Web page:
Inflation and Unemployment

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  • Topic: Inflation, Economics, Monetary policy
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  • Published : May 29, 2012
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Workshop 10.1
1. Which of the following are wholesale and which are retail?

(a) Large-scale deposits made by firms at negotiated rates of interest. (b) Loans made by high street banks at published rates of interest. (c) Deposits in savings accounts in high street banks. (d) Deposits in savings accounts in building societies (e) Large-scale loans to industry syndicated through several banks.

wholesale retail retail retail wholesale

Workshop 10.1
A building society is a financial institution owned by its members. In the UK today, building societies actively compete with banks for most consumer banking services, especially mortgage lending and deposits.

the phrase "high street banks" has been widely used to refer to the retail banking sector in the United Kingdom.

Retail banking refers to banking in which banking institutions execute transactions directly with consumers, rather than corporations or other banks. Services offered include: savings and transactional accounts, mortgages, personal loans, debit cards, credit cards, and so forth.

Wholesale banking is the provision of services by banks to the likes of large corporate clients, mid-sized companies, real estate developers and investors, international trade finance businesses, institutional customers (such as pension funds and government entities/agencies), and services offered to other banks or other financial institutions. In essence, wholesale banking services usually involve high value transactions.

Workshop 10.1
2. Rank the following assets of a commercial banks in order of decreasing liquidity.

High liquidity Cash

Reserves with the Bank of England
Market loans (Short term page 308) Sale and repurchase agreements (repos) (Short term page 308) Government bonds (of from one to five years to maturity) (long-term page 309) Personal loans (=advances = long-term page 309) Mortgages (long-term . Least liquid. page 310) Low liquidity

Workshop 10.1
3. Consider the items in the following table, selected from a Bank A’s balance sheet LIABILITIES Sight deposits Time deposits Certificates of deposit in Bank A Repos £bn ASSETS £bn 2 1 77 20 100 Notes and coin 110 Reserve balances with B of E 40 Market loans 20 Bill of Exchange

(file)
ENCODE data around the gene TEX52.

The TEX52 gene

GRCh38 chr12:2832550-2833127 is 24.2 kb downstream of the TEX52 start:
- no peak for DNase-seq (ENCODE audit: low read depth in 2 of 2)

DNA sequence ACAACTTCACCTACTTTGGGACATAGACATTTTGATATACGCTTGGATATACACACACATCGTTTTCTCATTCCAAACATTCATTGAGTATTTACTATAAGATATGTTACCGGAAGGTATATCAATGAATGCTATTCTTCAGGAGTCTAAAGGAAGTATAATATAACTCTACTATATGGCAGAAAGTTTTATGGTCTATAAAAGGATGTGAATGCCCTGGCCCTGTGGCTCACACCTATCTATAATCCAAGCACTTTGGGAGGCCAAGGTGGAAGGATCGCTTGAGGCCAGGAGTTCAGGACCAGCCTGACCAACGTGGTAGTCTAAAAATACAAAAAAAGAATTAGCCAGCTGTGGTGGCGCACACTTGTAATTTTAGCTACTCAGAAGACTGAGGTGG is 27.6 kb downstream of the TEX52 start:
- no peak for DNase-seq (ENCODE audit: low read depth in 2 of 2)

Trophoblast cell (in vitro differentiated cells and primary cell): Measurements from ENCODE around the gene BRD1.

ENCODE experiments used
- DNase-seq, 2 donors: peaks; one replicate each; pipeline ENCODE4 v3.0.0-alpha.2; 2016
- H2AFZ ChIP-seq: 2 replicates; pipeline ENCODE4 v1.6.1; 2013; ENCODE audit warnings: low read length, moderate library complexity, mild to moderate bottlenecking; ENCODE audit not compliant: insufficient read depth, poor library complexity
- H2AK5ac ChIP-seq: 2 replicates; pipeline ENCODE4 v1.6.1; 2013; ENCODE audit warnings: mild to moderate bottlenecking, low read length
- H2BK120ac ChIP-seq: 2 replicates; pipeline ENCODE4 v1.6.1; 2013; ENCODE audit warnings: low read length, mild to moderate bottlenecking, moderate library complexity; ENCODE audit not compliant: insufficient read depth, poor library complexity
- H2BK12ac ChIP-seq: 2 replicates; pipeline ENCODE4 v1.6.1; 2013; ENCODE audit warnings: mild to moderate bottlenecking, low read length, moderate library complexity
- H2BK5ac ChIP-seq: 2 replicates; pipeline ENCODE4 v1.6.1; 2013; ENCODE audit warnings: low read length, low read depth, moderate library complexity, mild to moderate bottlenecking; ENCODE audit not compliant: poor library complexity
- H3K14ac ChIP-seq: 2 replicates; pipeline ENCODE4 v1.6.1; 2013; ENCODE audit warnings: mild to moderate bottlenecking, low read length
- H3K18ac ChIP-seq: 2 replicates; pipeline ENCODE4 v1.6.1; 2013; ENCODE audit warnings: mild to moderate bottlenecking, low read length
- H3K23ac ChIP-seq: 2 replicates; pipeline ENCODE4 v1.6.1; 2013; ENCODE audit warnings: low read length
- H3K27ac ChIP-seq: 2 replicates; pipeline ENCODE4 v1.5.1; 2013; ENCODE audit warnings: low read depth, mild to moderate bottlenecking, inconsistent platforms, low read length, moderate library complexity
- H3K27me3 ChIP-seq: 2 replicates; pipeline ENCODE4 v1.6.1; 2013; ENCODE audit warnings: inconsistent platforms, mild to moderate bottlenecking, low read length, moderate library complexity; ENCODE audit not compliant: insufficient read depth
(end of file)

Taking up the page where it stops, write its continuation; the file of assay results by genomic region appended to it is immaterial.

Loans from other financial
institutions

30 Investments
Advances 300 Total

30
170 300

Total

See page 308-310 for long versus short term loans and liquidity (b) (c) (d) What is the cash ratio? What is the total of liquid assets What is the liquidity ratio? 3/300 = 1/100 or 0.01 or 1% £100bn 100/300 = 1/3 or 0.33 or 33%

Workshop 10.1
4. Assuming that banks choose to maintain a liquidity ratio of 20 per cent and assuming that new cash deposits of £100m are made in the banking system: Banks receive

£m 100 80

Hold Lend Hold Lend Hold Lend Hold Lend Hold Lend

£m 20
80 16 64 12.8 51.2 10.24 40.96 8.19 32.77

Second round deposits rise by

Third round deposits rise by

64

Fourth round deposits rise by

51.2

Fifth round deposits rise by

40.96

Total deposits after five rounds

336.16

Workshop 10.1
4. Assuming that banks choose to maintain a liquidity ratio of 20 per cent and assuming that new cash deposits of £100m are made in the banking system: (b) How much credit will have been created after five rounds? £336.16 – £100 = £236.16

(c)
(d)

To what level will total deposits eventually increase?

£500

Define the bank deposits multiplier The number of times greater the expansion of bank deposits is than the additional liquidity in banks that caused it: 1/L (the inverse of the liquidity ratio) What is the bank multiplier in this case? How is it related to the liquidity ratio? 5 The inverse. 1/5

(e) (f)

Workshop 10.1
6. Which of the following will cause the UK money supply to rise; which will cause it to fall; and which will cause no direct change?

A balance of payments surplus (under a fixed rate of exchange) The government finances the public-sector net...
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